As you create the outline for your speech, you are going to want to draw on the ideas that you came up with during your brainstorming session in order to initially present your main topic to your audience. In your body, you are going to want to give some background on your idea. Next you’ll want to introduce your main topic and give it some context. Finally, you’ll need to discuss what is currently going on in regards to your main topic. In your speech’s conclusion you are going to want to provide a brief overview of what you’ve already covered and then you are going to deliver a call to action for your audience. What do you want them to do based on hearing your speech?
What All Of This Means For You
The goal of any speech that we give is to use the benefits of public speaking to clearly communicate a message to our audience. However, that can often be easier to say than to do. What we need to be able to do is to create some clean thinking that will allow clean writing and clean speaking. The key is to understanding the process by which you can make this happen.
It all starts with you doing some brainstorming. You need to be able to take the time to identify the main points that you want to be able to cover in your speech. Your next step is to group the items that you’ve decided that you want to cover in your speech. Since you know that your speech will have a main point and three supporting points, you can use these as “buckets” to group your brainstorming ideas. Finally, you’ll want to create an opening, body, and close for your speech. Using the contents of each of your buckets, you can use your brainstorming ideas to create each of these sections of your clear speech.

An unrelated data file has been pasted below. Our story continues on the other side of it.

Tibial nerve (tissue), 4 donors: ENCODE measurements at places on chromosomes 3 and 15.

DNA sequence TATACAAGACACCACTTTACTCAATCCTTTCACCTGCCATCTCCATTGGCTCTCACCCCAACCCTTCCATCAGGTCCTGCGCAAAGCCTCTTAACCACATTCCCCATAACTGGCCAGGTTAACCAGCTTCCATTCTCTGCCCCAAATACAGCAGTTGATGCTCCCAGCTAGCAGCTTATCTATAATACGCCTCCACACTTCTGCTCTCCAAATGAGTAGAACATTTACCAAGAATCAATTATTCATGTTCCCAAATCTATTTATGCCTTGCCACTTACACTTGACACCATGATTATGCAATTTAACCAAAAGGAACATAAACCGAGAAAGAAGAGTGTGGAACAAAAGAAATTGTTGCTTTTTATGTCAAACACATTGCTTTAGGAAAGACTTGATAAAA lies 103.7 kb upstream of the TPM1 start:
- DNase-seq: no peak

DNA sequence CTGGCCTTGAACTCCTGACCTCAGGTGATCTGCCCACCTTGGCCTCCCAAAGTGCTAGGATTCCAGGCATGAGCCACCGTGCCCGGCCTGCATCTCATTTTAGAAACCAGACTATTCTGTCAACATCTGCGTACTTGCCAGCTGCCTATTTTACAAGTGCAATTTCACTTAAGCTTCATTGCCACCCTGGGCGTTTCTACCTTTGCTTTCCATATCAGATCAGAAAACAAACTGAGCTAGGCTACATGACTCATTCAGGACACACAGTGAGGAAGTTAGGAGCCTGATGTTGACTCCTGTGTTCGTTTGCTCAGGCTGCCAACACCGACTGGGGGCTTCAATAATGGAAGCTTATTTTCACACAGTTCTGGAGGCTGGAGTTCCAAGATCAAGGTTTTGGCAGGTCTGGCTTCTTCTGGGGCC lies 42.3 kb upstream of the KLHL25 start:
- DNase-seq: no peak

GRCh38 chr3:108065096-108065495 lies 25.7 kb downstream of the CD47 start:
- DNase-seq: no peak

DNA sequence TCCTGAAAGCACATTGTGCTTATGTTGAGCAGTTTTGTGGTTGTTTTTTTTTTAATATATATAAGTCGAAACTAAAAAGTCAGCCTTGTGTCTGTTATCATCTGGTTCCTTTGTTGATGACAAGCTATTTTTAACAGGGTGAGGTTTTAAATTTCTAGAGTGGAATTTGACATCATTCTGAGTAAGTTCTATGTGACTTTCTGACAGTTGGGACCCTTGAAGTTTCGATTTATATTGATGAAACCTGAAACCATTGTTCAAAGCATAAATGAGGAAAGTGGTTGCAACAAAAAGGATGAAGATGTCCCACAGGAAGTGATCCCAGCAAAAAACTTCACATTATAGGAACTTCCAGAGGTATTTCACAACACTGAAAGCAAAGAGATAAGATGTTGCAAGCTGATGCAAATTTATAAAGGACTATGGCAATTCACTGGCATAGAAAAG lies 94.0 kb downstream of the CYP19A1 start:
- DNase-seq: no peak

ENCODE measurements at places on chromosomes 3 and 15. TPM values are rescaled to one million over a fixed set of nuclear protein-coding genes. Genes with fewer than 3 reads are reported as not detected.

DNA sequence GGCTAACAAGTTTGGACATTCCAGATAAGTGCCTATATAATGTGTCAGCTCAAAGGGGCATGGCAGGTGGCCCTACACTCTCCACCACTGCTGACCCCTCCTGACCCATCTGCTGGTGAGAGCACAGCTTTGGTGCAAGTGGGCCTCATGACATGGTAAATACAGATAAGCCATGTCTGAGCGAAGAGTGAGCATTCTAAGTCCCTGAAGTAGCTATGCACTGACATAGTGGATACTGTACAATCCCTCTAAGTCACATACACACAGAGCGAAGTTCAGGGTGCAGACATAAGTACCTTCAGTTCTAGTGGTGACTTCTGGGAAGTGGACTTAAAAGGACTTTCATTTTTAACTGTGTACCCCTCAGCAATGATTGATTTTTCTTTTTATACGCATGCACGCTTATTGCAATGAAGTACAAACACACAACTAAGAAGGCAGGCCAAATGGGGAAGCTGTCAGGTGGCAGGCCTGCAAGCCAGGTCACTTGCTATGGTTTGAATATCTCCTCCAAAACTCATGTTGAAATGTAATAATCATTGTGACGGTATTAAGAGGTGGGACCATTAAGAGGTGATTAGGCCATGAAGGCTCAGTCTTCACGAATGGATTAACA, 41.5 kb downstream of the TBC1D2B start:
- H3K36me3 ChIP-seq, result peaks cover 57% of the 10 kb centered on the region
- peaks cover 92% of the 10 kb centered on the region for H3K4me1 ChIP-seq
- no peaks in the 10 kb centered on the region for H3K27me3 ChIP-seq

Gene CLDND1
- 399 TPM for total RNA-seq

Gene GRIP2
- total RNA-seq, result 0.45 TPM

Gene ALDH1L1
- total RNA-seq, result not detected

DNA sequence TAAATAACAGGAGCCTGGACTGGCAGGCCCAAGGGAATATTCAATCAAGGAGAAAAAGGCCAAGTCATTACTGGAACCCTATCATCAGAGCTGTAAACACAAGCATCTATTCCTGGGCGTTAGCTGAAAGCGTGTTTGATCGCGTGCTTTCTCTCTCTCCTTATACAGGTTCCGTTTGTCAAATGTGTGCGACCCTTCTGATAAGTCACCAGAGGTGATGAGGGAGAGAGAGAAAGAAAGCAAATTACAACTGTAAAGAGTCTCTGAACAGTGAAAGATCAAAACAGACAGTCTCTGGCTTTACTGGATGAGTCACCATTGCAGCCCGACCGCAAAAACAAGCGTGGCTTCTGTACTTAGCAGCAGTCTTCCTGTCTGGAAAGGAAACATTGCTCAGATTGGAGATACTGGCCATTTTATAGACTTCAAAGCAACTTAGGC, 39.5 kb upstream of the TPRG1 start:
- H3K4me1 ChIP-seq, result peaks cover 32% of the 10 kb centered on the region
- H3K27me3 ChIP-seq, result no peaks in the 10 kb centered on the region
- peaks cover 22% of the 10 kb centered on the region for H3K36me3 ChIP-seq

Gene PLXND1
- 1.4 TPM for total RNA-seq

Giving a speech is a big effort. As public speakers we want to make sure that each speech that we give has the maximum impact. In order to make this happen, we need to ensure that the speech that we give is clear to our audience. Creating and delivering a clear speech requires us to follow a process that allows a clear speech to be created. The technique that we’ve described will allow your next speech to be understood and acted on by your audience.
Question For You: How long do you think that you should spend brainstorming ideas for a speech?
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Note: What we talked about are advanced speaking skills. If you are just starting out I highly recommend joining Toastmasters in order to get the benefits of public speaking. Look for a Toastmasters club to join in your home town by visiting the web site www.Toastmasters.org. Toastmasters is dedicated to helping their members to understand the importance of public speaking by developing listening skills and getting presentation tips. Toastmasters is how I got started speaking and it can help you also!
What We’ll Be Talking About Next Time
When we talk about giving speeches, we spend a lot of our time talking about how we can become better because we understand the importance of public speaking. We look at things like body language, what words we use, and how we go about building the speeches that we give. However, one thing that we never take the time to talk about is what happens if we become too good at giving speeches. In fact, is that even possible? Can we become so good at public speaking that all of a sudden our audiences no longer pay attention to us? If so, then what can we do to prevent this from happening?